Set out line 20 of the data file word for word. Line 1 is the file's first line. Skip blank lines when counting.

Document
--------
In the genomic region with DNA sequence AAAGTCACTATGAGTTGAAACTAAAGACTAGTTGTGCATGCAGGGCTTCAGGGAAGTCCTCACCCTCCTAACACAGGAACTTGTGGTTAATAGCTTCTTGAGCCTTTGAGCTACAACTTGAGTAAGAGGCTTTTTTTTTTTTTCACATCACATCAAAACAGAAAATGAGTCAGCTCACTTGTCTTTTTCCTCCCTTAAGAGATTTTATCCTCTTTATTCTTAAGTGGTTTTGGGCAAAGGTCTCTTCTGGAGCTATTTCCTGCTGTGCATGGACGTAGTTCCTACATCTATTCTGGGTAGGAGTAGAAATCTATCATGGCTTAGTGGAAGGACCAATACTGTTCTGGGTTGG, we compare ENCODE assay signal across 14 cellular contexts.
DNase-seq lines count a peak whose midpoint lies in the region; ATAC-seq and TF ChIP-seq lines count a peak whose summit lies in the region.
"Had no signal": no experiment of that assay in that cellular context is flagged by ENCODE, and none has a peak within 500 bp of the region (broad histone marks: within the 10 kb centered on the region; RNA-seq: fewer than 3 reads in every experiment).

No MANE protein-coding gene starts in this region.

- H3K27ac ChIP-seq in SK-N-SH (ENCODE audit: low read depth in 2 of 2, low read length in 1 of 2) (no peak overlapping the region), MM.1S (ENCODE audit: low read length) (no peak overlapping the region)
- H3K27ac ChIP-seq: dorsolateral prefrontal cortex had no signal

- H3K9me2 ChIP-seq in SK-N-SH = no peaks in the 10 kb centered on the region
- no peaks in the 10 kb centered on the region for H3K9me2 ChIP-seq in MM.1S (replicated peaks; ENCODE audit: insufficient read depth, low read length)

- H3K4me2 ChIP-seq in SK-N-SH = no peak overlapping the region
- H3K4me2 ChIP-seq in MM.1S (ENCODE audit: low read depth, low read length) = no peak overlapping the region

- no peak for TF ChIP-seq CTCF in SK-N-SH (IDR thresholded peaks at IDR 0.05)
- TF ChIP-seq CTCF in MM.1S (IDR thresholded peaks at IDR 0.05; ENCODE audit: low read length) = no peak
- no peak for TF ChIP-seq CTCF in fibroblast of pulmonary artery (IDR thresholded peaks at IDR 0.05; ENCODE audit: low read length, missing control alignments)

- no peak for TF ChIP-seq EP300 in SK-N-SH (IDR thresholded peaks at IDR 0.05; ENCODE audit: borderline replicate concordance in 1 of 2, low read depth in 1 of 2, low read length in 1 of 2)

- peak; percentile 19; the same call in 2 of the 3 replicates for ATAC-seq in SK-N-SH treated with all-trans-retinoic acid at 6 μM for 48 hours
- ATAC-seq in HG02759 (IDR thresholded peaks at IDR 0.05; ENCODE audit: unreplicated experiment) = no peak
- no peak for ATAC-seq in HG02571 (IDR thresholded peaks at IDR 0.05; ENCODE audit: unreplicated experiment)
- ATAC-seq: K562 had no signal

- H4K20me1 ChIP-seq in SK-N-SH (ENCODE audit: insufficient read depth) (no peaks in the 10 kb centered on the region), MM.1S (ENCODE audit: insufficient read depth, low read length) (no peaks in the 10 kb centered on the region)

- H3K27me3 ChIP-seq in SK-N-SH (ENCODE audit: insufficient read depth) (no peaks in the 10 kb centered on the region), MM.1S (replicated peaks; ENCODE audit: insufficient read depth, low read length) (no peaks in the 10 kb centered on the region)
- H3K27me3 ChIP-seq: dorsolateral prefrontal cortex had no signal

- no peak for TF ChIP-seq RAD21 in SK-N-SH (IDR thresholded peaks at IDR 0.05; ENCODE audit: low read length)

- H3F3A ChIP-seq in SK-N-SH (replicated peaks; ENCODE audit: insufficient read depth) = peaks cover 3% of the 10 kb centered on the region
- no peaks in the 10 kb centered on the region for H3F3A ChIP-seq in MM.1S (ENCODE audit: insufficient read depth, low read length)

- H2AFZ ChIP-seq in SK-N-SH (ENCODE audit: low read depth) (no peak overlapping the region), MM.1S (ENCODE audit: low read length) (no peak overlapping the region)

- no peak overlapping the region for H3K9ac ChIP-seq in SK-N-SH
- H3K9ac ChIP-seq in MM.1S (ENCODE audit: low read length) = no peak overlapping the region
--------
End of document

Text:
- H3K27me3 ChIP-seq in SK-N-SH (ENCODE audit: insufficient read depth) (no peaks in the 10 kb centered on the region), MM.1S (replicated peaks; ENCODE audit: insufficient read depth, low read length) (no peaks in the 10 kb centered on the region)